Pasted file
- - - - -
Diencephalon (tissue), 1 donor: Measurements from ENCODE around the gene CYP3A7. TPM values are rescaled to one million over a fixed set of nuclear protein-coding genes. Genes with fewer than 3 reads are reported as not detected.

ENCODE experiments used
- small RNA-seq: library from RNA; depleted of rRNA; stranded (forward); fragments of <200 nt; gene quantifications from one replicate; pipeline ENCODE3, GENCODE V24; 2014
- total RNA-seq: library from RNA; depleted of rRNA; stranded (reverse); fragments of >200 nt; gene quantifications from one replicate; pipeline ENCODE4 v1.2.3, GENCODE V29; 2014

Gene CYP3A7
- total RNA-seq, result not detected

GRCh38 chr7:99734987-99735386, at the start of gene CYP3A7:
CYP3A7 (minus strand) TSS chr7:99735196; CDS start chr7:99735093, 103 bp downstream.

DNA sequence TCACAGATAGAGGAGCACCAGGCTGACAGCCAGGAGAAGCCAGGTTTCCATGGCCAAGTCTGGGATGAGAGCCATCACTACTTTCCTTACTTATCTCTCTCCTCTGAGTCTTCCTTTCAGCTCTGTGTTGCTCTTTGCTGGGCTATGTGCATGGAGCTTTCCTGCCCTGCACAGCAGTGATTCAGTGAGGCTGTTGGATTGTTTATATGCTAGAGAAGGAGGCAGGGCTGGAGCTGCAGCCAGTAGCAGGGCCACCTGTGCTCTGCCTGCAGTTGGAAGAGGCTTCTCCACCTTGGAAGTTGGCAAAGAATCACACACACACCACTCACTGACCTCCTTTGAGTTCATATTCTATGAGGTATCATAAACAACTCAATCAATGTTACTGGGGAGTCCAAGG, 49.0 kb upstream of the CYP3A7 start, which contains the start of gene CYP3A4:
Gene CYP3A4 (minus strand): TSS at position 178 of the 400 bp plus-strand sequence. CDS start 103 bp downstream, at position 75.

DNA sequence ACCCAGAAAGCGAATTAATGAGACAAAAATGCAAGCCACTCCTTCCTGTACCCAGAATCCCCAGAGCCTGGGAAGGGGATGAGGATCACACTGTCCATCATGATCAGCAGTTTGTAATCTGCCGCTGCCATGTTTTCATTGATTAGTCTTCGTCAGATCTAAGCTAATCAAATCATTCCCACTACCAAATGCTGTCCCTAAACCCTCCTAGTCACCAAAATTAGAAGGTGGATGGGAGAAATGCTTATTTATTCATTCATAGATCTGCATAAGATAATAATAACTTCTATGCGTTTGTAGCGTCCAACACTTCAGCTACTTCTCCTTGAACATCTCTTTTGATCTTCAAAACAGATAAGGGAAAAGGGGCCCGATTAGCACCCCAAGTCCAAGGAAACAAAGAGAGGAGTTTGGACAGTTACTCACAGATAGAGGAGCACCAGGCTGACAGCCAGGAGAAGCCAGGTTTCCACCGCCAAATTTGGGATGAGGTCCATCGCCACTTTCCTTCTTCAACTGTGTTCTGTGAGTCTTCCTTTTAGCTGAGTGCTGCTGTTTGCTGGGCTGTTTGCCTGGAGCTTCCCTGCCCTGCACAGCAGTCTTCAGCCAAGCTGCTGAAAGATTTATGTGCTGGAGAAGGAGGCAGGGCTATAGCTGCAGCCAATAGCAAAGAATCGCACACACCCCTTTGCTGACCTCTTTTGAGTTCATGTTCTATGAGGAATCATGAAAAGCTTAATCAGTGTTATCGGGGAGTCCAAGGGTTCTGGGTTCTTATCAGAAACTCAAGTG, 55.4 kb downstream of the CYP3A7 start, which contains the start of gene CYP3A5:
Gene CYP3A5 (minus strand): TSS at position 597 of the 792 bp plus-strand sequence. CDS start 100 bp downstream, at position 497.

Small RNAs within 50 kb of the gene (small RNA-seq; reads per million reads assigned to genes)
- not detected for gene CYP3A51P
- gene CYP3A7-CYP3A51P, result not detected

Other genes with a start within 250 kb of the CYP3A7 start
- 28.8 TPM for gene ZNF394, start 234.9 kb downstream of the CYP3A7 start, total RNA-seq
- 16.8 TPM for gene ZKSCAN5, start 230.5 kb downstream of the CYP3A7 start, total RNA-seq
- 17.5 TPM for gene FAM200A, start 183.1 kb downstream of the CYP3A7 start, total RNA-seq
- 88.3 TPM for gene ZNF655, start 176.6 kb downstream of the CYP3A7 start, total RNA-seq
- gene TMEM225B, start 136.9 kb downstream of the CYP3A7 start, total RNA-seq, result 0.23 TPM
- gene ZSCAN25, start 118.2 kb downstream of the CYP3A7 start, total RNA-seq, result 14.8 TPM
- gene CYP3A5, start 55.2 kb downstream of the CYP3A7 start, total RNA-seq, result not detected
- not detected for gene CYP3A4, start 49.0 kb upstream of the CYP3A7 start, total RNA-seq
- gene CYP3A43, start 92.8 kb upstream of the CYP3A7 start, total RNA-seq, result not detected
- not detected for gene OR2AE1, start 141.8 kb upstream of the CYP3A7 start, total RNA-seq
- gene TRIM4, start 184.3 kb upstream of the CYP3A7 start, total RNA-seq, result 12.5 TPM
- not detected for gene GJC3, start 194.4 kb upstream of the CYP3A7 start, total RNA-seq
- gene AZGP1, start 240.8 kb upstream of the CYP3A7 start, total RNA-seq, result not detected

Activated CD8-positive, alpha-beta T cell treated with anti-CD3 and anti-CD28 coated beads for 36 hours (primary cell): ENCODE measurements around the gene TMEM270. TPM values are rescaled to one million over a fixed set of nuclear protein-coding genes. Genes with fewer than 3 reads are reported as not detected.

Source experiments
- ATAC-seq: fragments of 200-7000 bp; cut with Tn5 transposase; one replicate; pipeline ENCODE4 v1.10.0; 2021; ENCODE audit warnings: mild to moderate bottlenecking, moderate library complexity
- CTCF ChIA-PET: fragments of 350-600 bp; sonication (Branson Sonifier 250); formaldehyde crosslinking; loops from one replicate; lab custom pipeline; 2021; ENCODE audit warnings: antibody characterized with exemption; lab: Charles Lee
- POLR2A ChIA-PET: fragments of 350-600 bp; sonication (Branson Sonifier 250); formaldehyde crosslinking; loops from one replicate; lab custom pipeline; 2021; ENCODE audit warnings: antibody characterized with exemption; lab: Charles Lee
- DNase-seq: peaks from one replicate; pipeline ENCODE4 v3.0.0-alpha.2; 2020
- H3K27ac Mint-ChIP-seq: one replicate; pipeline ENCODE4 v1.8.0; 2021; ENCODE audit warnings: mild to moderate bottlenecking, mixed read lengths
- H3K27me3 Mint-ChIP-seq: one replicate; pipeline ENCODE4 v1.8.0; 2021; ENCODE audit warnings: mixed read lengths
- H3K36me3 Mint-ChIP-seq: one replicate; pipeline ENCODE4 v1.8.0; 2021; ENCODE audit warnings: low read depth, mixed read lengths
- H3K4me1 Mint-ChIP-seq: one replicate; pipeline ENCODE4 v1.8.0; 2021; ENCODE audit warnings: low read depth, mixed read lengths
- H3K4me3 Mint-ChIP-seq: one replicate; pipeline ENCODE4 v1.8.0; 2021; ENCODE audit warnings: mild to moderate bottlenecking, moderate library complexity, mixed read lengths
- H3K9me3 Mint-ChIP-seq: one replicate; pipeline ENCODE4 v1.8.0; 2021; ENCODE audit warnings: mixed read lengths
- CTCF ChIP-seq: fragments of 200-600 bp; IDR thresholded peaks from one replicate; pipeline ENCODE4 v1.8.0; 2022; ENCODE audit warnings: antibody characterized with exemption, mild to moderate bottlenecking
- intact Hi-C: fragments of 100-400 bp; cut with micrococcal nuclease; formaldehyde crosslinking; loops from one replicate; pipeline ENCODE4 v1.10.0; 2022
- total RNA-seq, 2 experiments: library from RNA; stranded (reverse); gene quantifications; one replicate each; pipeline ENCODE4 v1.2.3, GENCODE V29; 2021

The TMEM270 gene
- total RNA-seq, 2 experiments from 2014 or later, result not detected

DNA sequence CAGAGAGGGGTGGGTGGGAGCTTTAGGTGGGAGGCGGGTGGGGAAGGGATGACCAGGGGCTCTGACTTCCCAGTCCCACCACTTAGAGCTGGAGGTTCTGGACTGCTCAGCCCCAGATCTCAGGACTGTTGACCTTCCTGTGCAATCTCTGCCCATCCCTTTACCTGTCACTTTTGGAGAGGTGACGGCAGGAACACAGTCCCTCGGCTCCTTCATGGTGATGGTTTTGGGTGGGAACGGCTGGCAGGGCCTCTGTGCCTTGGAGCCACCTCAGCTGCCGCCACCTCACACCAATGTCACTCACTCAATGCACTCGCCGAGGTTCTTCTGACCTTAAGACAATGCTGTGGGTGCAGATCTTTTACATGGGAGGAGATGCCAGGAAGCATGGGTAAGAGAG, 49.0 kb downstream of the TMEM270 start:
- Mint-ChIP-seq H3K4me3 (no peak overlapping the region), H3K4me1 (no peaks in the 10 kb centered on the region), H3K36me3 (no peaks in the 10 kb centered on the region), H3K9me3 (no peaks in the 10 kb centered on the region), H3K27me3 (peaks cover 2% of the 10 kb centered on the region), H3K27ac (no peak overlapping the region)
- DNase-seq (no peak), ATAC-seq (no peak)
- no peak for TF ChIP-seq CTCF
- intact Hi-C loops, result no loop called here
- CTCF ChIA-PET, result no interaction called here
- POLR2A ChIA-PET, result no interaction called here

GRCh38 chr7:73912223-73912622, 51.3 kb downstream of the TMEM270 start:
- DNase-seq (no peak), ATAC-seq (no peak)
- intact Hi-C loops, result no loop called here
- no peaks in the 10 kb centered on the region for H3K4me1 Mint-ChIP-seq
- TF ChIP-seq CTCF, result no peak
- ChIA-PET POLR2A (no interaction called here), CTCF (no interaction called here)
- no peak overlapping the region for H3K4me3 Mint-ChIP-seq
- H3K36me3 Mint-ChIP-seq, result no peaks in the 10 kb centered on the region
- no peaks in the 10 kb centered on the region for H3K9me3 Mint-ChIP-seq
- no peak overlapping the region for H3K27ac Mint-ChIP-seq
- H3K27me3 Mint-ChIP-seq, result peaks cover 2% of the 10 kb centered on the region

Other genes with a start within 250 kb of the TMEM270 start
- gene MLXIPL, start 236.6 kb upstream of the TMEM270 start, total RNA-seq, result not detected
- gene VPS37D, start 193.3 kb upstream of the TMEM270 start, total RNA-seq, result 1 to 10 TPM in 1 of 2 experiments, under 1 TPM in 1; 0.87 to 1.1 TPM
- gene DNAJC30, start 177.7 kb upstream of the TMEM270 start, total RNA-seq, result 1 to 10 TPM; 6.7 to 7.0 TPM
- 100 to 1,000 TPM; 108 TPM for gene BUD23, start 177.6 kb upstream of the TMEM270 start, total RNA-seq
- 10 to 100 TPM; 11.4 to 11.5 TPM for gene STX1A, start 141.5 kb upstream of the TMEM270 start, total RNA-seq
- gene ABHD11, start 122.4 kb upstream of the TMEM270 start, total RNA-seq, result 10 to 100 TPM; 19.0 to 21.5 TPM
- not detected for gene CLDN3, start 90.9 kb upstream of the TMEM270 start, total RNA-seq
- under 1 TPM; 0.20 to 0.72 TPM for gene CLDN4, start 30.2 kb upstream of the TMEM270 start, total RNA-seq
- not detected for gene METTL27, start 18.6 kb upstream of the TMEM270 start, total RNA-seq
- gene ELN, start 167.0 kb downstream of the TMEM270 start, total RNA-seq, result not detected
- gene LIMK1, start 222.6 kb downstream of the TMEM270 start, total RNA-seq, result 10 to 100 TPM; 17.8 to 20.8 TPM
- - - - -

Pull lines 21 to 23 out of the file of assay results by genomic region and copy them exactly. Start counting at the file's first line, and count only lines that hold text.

- gene TMEM225B, start 136.9 kb downstream of the CYP3A7 start, total RNA-seq, result 0.23 TPM
- gene ZSCAN25, start 118.2 kb downstream of the CYP3A7 start, total RNA-seq, result 14.8 TPM
- gene CYP3A5, start 55.2 kb downstream of the CYP3A7 start, total RNA-seq, result not detected